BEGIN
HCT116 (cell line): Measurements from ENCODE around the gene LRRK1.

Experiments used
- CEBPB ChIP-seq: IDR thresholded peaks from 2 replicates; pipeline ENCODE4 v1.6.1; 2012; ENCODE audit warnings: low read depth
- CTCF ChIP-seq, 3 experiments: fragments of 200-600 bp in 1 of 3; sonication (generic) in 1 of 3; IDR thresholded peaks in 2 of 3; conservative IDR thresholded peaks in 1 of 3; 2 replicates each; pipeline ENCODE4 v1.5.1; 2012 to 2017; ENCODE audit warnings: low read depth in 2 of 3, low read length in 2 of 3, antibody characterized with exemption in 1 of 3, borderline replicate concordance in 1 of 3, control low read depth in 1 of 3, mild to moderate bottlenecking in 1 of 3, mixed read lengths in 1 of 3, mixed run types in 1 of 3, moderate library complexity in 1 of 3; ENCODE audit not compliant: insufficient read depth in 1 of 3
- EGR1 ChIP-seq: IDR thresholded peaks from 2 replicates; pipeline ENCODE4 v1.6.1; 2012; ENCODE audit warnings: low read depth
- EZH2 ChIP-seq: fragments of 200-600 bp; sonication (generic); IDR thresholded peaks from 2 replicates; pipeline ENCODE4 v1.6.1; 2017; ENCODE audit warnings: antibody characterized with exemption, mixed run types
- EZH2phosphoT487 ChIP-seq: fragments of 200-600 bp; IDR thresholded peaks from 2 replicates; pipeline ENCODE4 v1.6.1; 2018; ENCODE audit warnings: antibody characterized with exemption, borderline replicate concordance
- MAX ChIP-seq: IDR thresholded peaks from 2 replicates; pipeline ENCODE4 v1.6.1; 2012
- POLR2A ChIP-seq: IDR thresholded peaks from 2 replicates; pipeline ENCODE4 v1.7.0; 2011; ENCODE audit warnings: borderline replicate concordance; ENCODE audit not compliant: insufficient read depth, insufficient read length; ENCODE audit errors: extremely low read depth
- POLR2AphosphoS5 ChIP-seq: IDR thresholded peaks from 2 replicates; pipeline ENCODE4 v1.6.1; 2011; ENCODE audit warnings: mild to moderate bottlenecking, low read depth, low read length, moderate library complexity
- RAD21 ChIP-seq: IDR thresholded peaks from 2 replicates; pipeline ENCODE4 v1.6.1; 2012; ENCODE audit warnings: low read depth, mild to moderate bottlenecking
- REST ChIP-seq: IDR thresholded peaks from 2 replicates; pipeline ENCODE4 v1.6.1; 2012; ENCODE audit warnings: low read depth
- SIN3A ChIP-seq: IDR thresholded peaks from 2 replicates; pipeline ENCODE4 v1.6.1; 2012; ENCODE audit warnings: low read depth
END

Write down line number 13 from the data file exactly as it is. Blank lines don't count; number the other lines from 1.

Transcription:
- SIN3A ChIP-seq: IDR thresholded peaks from 2 replicates; pipeline ENCODE4 v1.6.1; 2012; ENCODE audit warnings: low read depth